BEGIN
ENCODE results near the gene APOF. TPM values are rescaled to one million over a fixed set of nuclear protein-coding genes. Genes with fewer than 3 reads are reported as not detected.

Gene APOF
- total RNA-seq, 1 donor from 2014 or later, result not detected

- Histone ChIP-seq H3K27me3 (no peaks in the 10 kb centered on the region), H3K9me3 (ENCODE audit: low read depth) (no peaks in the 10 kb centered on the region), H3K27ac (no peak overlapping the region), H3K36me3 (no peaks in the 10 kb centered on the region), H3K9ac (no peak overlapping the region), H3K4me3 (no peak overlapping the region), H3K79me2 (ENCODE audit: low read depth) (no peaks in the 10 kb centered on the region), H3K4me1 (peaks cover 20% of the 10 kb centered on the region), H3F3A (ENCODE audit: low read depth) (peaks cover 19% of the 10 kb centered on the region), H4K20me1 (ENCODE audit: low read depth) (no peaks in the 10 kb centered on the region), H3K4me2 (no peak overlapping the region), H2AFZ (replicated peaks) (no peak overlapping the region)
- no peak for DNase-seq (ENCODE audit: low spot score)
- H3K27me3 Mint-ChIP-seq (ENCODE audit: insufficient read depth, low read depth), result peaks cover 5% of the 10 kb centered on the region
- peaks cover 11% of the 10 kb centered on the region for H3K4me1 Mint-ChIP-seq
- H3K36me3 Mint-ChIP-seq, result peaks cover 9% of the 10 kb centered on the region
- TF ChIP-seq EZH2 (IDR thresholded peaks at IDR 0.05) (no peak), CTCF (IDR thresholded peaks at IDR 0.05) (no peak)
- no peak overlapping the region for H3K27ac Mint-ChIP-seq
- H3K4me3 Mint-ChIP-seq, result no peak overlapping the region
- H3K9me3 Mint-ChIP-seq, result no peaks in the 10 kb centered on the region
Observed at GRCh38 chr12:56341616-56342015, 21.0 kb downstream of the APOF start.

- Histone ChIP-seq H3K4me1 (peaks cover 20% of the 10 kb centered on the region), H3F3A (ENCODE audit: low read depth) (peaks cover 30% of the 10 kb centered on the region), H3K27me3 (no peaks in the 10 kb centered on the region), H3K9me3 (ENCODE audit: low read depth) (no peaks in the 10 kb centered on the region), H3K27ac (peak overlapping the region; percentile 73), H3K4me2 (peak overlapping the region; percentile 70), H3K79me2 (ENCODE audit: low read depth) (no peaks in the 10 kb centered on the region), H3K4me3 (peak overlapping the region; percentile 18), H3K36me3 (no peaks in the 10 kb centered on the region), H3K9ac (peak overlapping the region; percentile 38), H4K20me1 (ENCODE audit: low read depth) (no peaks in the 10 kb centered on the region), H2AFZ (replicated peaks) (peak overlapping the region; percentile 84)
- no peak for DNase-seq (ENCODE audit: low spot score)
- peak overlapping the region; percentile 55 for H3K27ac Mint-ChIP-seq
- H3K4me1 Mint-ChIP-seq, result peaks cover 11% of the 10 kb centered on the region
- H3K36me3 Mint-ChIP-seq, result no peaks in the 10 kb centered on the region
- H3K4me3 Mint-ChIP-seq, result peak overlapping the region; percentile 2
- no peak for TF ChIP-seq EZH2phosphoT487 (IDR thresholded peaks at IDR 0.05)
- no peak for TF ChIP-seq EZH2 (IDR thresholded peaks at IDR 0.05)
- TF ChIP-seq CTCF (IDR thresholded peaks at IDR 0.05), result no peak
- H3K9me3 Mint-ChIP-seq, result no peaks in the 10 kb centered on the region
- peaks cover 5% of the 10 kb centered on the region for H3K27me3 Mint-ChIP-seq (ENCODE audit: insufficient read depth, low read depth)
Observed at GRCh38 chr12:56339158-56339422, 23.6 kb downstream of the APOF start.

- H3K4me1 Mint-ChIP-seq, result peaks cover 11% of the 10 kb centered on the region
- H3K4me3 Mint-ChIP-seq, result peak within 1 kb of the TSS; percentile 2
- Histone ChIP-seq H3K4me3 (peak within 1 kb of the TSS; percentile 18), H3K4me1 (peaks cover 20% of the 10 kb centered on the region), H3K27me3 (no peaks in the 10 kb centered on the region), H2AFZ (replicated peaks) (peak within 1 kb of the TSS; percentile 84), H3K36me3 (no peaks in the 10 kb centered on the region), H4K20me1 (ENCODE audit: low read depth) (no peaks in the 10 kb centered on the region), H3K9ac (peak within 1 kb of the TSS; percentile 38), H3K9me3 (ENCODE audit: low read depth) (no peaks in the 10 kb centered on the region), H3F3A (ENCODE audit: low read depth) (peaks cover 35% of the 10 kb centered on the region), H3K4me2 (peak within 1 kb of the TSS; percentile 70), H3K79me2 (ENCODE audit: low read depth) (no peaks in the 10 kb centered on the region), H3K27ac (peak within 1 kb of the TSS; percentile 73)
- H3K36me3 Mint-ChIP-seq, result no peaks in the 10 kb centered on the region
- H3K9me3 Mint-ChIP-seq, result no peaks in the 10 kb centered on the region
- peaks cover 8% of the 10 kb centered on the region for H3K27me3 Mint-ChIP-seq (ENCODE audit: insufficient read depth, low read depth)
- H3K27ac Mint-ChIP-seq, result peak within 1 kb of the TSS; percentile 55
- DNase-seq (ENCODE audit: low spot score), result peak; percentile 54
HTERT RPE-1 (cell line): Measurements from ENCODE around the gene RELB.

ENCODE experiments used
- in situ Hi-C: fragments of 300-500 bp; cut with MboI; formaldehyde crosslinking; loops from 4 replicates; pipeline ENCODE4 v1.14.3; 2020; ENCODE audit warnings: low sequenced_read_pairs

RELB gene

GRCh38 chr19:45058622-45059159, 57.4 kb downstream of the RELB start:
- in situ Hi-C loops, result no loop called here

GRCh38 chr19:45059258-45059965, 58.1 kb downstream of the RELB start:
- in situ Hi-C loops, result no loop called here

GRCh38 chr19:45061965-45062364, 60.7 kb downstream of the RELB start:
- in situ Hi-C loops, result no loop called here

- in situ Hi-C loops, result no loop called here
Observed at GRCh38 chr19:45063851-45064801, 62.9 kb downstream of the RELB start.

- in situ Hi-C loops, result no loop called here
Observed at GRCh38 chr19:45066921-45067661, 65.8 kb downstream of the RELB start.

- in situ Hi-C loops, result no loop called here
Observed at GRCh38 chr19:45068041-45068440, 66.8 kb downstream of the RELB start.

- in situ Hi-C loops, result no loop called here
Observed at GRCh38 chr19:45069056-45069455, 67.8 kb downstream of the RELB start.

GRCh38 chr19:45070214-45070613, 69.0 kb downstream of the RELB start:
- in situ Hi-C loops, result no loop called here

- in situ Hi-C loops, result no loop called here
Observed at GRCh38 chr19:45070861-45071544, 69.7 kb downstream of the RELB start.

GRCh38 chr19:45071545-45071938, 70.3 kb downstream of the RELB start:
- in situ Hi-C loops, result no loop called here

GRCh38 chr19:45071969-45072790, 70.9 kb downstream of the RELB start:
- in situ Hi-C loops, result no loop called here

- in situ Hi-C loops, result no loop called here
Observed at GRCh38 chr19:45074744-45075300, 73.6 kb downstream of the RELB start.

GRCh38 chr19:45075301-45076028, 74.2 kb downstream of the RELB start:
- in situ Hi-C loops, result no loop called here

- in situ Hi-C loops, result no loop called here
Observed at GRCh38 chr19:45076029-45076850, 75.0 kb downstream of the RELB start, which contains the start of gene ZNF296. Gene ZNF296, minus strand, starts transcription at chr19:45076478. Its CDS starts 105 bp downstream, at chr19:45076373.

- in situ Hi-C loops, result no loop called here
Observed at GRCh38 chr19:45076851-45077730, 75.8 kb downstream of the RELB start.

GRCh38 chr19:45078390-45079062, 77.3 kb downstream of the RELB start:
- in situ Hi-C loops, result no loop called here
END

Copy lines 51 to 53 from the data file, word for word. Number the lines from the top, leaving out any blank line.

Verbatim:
Observed at GRCh38 chr19:45069056-45069455, 67.8 kb downstream of the RELB start.

GRCh38 chr19:45070214-45070613, 69.0 kb downstream of the RELB start:
- in situ Hi-C loops, result no loop called here